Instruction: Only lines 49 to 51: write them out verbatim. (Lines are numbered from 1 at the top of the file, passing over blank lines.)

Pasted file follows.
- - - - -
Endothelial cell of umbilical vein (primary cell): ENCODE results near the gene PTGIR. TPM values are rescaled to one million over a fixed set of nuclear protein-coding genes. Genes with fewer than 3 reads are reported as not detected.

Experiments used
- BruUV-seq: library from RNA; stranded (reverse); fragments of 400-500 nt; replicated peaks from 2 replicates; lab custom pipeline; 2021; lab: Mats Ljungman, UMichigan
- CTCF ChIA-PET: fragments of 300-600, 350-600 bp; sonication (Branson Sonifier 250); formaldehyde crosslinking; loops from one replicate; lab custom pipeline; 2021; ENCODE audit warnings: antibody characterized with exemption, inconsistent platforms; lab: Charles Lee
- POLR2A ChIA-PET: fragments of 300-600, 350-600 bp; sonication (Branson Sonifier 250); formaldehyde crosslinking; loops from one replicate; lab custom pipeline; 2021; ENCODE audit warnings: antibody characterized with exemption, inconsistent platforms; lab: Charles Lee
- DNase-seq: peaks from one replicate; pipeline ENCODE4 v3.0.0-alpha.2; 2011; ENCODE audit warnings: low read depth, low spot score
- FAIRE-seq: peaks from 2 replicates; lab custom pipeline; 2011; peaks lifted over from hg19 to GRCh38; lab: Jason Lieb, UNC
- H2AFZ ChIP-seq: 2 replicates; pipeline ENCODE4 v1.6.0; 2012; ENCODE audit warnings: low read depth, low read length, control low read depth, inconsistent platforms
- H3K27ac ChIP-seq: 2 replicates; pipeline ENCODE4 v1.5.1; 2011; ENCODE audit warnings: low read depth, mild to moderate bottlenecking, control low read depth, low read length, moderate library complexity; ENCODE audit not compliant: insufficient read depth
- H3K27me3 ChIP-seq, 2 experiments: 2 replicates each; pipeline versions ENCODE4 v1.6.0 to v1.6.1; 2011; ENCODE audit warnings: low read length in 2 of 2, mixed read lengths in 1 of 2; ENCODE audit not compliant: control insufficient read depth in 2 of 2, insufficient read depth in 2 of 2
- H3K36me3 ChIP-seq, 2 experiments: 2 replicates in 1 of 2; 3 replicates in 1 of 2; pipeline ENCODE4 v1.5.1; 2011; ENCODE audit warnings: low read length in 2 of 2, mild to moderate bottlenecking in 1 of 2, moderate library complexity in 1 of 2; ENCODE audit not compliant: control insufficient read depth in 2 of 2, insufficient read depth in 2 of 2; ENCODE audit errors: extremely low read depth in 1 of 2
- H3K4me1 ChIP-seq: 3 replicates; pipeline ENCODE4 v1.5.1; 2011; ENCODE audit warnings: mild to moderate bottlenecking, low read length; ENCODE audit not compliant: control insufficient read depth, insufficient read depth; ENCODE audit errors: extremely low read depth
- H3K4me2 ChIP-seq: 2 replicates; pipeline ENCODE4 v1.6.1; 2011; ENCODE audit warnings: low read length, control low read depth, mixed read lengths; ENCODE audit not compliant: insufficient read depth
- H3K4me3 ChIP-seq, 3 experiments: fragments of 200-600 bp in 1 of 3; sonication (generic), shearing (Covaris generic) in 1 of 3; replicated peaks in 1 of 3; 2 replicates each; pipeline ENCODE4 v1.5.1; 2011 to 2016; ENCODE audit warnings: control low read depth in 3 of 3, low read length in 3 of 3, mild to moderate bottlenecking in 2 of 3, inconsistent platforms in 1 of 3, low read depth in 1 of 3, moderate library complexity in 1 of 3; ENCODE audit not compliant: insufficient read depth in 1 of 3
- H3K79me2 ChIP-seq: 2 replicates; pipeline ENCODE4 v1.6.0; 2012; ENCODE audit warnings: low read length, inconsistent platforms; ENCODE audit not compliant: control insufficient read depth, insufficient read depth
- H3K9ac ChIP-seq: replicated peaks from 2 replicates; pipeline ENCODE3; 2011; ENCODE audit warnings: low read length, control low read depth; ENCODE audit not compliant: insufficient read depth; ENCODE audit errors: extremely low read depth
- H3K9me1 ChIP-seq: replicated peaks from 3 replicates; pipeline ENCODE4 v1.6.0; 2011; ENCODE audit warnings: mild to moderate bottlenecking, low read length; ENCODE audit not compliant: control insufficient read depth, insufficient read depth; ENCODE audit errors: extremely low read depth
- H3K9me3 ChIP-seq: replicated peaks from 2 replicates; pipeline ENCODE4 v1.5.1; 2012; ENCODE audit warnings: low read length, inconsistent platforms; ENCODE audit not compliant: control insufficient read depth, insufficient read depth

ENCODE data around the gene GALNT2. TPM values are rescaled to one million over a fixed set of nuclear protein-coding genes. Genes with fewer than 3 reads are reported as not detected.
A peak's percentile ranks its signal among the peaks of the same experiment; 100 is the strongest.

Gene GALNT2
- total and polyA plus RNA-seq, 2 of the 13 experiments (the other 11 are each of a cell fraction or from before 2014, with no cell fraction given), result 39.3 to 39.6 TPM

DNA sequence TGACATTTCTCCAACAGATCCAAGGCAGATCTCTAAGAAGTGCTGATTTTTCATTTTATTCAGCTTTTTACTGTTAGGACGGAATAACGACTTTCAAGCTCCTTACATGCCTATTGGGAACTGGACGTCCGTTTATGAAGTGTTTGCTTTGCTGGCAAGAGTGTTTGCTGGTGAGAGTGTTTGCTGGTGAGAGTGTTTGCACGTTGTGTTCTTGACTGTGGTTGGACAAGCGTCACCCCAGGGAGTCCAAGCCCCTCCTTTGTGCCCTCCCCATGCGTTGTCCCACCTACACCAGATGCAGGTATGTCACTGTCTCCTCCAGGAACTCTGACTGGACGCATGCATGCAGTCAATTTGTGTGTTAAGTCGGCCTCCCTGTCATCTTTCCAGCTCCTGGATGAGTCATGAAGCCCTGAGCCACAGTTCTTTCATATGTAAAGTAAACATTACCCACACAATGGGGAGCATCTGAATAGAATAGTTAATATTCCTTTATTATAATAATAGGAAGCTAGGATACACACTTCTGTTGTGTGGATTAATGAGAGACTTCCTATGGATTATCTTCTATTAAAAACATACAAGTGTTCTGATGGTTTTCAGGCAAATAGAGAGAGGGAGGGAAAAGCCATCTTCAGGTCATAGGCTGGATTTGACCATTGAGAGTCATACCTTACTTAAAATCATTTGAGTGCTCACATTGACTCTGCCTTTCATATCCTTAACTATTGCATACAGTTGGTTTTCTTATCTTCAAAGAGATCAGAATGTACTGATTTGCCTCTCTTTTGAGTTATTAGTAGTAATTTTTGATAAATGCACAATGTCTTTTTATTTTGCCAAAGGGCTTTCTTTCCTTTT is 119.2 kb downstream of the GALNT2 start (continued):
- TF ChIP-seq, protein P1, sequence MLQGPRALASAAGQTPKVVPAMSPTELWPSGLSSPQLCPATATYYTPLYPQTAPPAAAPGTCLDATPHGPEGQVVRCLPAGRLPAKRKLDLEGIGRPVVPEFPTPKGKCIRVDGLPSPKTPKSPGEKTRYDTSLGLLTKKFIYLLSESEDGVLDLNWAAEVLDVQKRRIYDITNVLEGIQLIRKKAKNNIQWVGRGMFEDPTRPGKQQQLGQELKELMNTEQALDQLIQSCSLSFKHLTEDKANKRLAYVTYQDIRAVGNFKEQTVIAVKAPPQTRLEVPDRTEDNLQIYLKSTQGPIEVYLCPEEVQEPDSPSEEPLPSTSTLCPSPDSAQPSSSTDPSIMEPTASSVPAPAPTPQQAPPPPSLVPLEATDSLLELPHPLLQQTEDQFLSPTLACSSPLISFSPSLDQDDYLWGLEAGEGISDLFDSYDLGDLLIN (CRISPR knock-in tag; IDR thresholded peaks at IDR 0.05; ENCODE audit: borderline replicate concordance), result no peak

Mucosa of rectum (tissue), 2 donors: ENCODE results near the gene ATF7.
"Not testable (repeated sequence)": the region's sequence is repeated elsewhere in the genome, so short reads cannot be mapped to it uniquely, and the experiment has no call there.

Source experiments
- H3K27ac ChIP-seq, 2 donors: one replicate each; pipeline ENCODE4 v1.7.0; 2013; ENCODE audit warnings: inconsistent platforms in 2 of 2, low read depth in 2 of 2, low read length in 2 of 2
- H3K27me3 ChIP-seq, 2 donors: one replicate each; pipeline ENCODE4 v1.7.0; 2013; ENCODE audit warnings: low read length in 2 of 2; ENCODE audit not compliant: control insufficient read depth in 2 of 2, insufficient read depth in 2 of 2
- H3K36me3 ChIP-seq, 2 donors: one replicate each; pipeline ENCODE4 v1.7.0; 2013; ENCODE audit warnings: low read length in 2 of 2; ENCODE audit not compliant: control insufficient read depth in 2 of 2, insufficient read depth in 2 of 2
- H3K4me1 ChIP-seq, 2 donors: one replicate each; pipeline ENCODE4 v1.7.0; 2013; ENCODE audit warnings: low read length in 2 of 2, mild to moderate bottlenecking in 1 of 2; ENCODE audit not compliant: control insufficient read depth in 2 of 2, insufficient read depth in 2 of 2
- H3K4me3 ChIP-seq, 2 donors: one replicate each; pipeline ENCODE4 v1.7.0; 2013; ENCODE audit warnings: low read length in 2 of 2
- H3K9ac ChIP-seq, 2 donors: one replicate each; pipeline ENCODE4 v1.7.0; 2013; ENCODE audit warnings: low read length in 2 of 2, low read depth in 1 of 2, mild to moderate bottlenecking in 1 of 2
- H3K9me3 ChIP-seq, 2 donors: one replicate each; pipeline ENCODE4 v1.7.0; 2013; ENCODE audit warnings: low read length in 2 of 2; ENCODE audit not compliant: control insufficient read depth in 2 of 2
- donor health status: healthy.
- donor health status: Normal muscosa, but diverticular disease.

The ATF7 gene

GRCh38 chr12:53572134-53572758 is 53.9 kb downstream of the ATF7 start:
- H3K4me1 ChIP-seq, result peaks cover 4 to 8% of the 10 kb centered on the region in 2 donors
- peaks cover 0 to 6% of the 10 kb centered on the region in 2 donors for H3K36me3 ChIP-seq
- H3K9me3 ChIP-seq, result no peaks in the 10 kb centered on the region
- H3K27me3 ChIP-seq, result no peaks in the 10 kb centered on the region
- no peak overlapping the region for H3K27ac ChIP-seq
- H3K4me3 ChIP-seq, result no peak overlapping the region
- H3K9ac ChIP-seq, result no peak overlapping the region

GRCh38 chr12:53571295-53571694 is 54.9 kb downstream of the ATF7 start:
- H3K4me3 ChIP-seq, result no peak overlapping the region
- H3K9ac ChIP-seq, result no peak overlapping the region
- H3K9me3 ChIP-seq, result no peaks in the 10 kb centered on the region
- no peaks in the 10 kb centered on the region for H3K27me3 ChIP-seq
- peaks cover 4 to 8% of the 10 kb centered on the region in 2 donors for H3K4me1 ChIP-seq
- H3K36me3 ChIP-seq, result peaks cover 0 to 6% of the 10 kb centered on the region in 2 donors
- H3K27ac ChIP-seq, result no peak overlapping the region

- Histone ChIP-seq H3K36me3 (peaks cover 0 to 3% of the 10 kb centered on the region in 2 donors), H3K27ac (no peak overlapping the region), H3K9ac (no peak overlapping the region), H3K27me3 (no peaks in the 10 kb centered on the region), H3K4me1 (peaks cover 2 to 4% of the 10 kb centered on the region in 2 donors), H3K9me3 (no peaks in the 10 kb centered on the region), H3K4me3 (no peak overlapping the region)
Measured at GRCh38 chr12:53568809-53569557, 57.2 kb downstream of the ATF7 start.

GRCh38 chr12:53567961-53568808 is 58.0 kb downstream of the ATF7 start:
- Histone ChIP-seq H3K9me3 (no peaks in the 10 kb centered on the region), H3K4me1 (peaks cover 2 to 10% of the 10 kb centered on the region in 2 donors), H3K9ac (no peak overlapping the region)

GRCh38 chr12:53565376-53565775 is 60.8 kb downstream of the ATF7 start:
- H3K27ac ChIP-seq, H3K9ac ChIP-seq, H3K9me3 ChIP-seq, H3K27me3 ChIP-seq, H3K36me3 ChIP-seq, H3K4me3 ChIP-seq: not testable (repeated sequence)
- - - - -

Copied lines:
- H3K9me3 ChIP-seq, result no peaks in the 10 kb centered on the region
- no peaks in the 10 kb centered on the region for H3K27me3 ChIP-seq
- peaks cover 4 to 8% of the 10 kb centered on the region in 2 donors for H3K4me1 ChIP-seq